The Titleist 718 AP1 is the iron representing “game improvement” clubs for this experiment. Titleist advertises the iron as “The ultimate game improvement iron”. Its unique hollow body and undercut-cavity lowers the center of gravity and increases the moment of inertia.This makes the club face less likely to twist on a mishit. Likewise, the grind of the leading edge is more forgiving than a traditional muscle-back design.
The muscle-backed blade iron we have chosen for this experiment is the Titleist 718 MB iron. Titleist advertises this club as for “Precision shotmaking”. It features a one-piece forged head. It is designed for feel and versatility. The product page does not mention forgiveness or “game improvement” at all.
How much do “game improvement” irons matter to a beginner golfer?
We had three different golfers hit each club. We chose a 6-iron as the test club for each set. Every golfer hit 5 shots with both irons. Each of our golfers had slightly different levels of experience. However, all of them were beginners. Player #1 represents an entirely new player. He has never played golf and has only ever been to the golf range once in the past few years. Player #2 and #3 both have played golf before. Player #2 played less golf in total but had been to the range once in the past month. Meanwhile, player #3 used to play moderate amounts of golf as a child but had not played since then. Overall, the experience level of each participant varied which allowed the test to represent a wider range of beginner players.
The results for the experiment are as follows. Every participant hit the ball consistently farther with the Titleist AP1 cavity-backed iron than the muscle-backed Titleist MB iron.Player #1 saw an average improvement of 33.6 yards with the AP1 compared to the MB, player #2 improved 9.5 yards, and player #3 improved 7.3 yards.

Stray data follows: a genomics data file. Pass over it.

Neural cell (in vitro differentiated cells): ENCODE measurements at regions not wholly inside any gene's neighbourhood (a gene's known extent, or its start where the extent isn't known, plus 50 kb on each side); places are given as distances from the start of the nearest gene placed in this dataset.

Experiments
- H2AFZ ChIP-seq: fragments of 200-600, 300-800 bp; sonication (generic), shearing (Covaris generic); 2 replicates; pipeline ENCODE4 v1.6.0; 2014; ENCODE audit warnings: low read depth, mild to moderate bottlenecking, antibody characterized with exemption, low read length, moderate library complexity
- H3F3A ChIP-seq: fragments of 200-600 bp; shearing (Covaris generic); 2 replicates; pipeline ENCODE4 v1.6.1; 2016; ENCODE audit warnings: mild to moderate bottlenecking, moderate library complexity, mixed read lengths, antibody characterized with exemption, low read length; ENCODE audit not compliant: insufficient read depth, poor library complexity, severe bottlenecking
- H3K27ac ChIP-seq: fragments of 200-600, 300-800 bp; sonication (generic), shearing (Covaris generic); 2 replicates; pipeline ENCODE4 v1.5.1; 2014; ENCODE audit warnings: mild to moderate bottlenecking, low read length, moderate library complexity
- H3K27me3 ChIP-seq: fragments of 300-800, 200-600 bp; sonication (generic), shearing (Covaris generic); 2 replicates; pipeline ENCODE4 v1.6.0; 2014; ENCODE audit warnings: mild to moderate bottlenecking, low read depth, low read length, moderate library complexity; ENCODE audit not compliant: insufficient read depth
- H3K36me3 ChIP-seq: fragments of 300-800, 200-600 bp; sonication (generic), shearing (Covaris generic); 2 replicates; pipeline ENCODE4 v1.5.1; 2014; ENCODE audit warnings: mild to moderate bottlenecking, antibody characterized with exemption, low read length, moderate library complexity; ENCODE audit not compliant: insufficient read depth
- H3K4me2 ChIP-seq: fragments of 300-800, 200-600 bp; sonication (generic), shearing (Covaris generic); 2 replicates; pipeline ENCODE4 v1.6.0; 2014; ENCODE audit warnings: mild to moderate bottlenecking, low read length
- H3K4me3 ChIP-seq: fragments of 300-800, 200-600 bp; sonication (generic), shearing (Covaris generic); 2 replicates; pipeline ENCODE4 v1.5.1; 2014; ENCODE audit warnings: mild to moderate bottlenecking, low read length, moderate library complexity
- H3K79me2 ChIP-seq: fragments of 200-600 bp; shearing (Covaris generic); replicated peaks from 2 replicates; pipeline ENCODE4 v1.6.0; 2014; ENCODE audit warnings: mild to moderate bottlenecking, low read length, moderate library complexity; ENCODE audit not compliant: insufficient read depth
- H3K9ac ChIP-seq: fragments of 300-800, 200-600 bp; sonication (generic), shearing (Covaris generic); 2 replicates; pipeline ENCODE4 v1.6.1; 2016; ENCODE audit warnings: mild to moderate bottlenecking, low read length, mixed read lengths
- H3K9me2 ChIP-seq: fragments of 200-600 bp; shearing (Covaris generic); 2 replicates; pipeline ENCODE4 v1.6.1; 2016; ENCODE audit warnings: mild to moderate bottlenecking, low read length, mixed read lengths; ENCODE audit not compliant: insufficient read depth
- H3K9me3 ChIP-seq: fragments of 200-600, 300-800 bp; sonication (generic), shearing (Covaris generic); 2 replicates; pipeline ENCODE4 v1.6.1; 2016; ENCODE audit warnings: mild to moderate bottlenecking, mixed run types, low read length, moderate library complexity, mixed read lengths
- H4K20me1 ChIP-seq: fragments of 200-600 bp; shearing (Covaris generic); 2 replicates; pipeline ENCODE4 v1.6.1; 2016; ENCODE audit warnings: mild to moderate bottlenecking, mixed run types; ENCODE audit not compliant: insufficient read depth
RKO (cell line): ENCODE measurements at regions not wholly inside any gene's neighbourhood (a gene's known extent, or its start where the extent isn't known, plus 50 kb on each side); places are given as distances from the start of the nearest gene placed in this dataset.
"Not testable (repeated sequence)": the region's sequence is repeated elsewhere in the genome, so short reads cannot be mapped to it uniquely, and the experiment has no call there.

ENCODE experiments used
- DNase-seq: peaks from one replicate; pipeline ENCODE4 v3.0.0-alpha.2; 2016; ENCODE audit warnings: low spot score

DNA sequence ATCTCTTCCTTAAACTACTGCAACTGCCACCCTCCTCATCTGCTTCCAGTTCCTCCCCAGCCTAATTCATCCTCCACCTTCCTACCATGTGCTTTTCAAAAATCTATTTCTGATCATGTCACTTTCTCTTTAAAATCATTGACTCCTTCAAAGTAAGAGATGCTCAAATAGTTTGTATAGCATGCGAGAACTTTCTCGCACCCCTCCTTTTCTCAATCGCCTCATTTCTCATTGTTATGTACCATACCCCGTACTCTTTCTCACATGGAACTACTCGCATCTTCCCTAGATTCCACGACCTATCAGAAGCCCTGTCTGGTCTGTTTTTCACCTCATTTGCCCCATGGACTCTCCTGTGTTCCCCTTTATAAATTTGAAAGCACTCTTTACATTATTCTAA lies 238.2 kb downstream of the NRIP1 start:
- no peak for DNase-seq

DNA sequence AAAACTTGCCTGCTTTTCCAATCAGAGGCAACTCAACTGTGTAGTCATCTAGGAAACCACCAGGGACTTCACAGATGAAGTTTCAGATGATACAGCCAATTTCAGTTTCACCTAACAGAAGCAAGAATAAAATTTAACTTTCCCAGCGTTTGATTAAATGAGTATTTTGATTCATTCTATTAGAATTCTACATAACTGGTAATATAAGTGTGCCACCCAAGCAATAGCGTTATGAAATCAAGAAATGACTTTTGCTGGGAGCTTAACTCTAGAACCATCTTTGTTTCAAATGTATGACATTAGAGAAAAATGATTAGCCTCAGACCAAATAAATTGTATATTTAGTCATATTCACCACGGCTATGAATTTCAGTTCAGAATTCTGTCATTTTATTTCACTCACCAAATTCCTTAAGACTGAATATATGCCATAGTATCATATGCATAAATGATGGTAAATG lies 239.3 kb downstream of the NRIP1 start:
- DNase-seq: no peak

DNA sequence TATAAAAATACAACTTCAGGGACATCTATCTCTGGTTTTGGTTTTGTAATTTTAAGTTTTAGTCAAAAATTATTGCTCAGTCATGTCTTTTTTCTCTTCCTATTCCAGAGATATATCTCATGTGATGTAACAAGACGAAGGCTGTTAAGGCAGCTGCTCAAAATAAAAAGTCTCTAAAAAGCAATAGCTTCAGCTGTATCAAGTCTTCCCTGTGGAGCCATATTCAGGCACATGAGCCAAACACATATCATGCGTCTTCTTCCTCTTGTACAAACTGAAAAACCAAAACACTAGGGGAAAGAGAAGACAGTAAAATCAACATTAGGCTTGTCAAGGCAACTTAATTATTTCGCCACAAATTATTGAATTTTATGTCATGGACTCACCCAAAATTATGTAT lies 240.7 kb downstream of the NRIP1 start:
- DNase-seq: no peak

Overall, every golfer tested experienced considerable improvement using the Titleist AP1 iron compared the Titleist MB iron. This result was anticipated. However, interestingly it seems that the less experienced golfers benefited the most from the “game-improvement” design of the AP1. While this result could have been anticipated as well, the amount of improvement was significant. An improvement of 33.6 yards for player #1 is incredible.
Despite Titleist MB irons having a place in golf, the “game-improvement” Titleist AP1s are definitely superior for beginner golfers. It seems that it does matter what clubs you start with. The experience of player #1 in this experiment sums the experiment up. He had a much more pleasant experience hitting the AP1 iron than the Titleist MB. Perhaps if every golfer began with game-improvement irons, the sport may be more popular.
With the release of the new Titleist TS1 and TS4 Drivers we thought it would be helpful to create a blog post that will help you tell the difference between these new clubs and the already released TS3 and TS4 drivers, as well as how to decide which would be best for you.
Titleist has always been known as the avid golfers go-to brand meaning that if you were playing twenty-five rounds of golf or had a handicap of around 10-15 or below Titleist was a brand you would gravitate towards.